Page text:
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This is a cancer company moving fast. Rexahn Pharmaceuticals (NYSEMKT:RNN), owner of an important pipeline of chemotherapy alternatives, is about to start another phase of clinical trials into solid tumors in patients that had failed Gemzar, or gemcitabine, Eli Lilly's (NYSE:LLY) injectable that leads to resistance 25% of the time, producing a dismal prognosis.
After completing a successful investigative Phase I of its DNA synthesis inhibitor RX-3117 in Europe, where it was shown that a pill for cancer is possible, Rexahn moves toward the next step, the announcement of a continuation study. This will be done at multiple sites, in 30 patients, using a variety of doses to determine the right amount of RX-3117 to produce optimal anti-tumor effects. The trial is designed so that dosage can be adjusted after only one cycle of therapy, making for quick assessment of medicinal value. Diagnosis by CT or MRI scans will be done frequently to evaluate efficacy. The entire trial's duration is less than one month.
RX-3117 has to its name an Investigational New Drug (NYSE:IND) clearance with the FDA, filed only last July and already granted so that US trials can begin. The method of action is through downregulating an enzyme implicated in apotosis, or programmed tumor cell death and while RX-3117 shares some of the same biochemical properties as gemcitabine, its toxicity profile is not as onerous.
Rexahn, unlike Lilly, has a chance to better treat patients. As far back as 2007, Gemzar was shown to be a suboptimal therapy achieving a paltry 5.4% response rate in pancreatic cancer and prolonging progression-free survival by only a little over four months. The drug, still used in pancreatic, breast, lung, ovarian and bladder cancer, had gone generic several years ago and brings in less than $100 million annually to its original manufacturer. Oncologists employ gemcitabine because it offers something a little better than standard chemotherapy, but studies done as recent as six months ago question why the drug stops working, and why patient resistance allows tumors to ultimately win.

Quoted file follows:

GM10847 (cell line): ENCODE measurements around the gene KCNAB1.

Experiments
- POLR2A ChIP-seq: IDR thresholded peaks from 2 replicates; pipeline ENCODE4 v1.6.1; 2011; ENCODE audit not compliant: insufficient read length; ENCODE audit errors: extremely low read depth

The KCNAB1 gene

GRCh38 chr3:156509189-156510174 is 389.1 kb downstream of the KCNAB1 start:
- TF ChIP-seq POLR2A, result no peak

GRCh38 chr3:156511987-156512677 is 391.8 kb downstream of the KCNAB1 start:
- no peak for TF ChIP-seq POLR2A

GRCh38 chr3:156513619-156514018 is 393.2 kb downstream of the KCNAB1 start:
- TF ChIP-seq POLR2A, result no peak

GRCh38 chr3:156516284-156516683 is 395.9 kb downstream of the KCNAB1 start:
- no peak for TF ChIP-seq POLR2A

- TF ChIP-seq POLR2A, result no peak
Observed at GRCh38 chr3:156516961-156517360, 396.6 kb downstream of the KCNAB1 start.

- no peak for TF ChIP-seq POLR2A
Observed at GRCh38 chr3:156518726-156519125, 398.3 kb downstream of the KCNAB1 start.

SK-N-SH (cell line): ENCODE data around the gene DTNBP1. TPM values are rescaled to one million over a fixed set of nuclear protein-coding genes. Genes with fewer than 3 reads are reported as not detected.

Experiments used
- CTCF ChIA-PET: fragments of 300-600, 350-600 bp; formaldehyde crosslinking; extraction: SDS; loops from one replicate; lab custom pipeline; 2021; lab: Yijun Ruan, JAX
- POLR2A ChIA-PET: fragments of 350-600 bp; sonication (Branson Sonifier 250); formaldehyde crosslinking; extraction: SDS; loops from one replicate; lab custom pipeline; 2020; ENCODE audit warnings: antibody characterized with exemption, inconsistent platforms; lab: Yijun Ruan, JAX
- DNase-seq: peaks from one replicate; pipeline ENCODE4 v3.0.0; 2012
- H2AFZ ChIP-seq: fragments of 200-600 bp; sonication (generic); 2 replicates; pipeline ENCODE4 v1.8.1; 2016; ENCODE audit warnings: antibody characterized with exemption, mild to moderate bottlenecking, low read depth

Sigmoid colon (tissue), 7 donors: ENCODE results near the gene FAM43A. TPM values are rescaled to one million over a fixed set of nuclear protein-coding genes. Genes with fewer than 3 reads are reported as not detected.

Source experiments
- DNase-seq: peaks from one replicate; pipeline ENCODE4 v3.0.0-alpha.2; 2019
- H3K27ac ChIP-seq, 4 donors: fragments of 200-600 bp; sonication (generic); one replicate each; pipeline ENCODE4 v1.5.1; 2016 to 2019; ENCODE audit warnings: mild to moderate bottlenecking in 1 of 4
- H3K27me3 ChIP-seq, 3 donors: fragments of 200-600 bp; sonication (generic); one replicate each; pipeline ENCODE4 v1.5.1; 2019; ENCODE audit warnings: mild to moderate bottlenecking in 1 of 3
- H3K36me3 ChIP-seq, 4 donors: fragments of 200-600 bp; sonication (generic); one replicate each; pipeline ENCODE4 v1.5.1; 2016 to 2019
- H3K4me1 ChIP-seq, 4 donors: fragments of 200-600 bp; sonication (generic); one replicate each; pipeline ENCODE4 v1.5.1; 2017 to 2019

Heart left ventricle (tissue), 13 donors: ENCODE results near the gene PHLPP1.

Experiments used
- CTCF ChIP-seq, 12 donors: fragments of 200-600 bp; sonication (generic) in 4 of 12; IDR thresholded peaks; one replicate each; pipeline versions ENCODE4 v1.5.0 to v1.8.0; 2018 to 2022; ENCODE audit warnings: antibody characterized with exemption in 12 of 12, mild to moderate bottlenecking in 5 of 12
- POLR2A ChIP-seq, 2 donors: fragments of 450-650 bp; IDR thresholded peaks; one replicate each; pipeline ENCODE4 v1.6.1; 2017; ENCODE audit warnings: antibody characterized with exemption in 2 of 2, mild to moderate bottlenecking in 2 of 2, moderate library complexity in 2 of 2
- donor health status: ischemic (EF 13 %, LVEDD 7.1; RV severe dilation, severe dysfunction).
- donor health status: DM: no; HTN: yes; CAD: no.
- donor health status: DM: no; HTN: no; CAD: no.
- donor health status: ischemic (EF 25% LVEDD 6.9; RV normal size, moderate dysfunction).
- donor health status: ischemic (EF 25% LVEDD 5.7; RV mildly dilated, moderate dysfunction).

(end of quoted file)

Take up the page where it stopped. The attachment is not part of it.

The market for anti-cancer treatment is predicted to be worth nearly $20 billion by 2018, putting RX-3117 in a potentially strong position to benefit in this large industry. Its tumor metabolic action has now been shown against 80 separate human cancer cell lines, including breast, lung, pancreatic, colon, renal, bladder, cervical, brain and ovarian.
Future clinical success besides, what impresses me about Rexahn is the commitment and follow-through on promises made to investors. In February 2013, almost 12 months ago, the company stated its intention to further RX-3117 along in additional studies, and its latest news represents a critical milestone not just for the research and development efforts but also for building trust.
Credibility for Rexahn came under scrutiny when its partner, Teva Pharmaceuticals Industries (NYSE:TEVA), decided to drop its option to license RX-3117. It quickly became clear, however, that reasons had nothing to do with the potential of the drug, but instead with internal decisions at Teva to realign its pipeline focus. Teva continues to be in a state of disarray - amid a widespread restructuring plan that included 5,000 layoffs the company recently announced the naming of a new CEO as strategy for the firm undergoes change. Analysts and investors already show skepticism for the new executive, citing his most significant achievement as the turnaround of a generic crop protection company.
Despite Rexahn's existing data, this new, larger trial could fail - a fate not uncommon among similar cancer therapy companies. Investor faith should lie in the high number of cancer cell lines in which RX-3117 has shown results, its early mouse models, and the preceding Phase I. To mitigate risk, Rexahn has a number of other promising drugs in its pipeline and $14.9 million in cash as of its latest quarter which does not include the recent funding of $5.3 million, giving a two-year runway, given the conservative burn rate.
Rexahn's market capitalization, at $77 million, belies its potential of introducing orally-delivered cancer therapies, with proven safety profiles, in a multi-billion dollar industry and represents a clear value at these prices. A new trial is about to start with RX-3117 that could prove its ability to overcome gemcitabine resistance and deliver to physicians and patients the answer to a long-standing clinical problem and devastating disease.
Disclosure: I am long RNN. I wrote this article myself, and it expresses my own opinions. I am not receiving compensation for it. I have no business relationship with any company whose stock is mentioned in this article.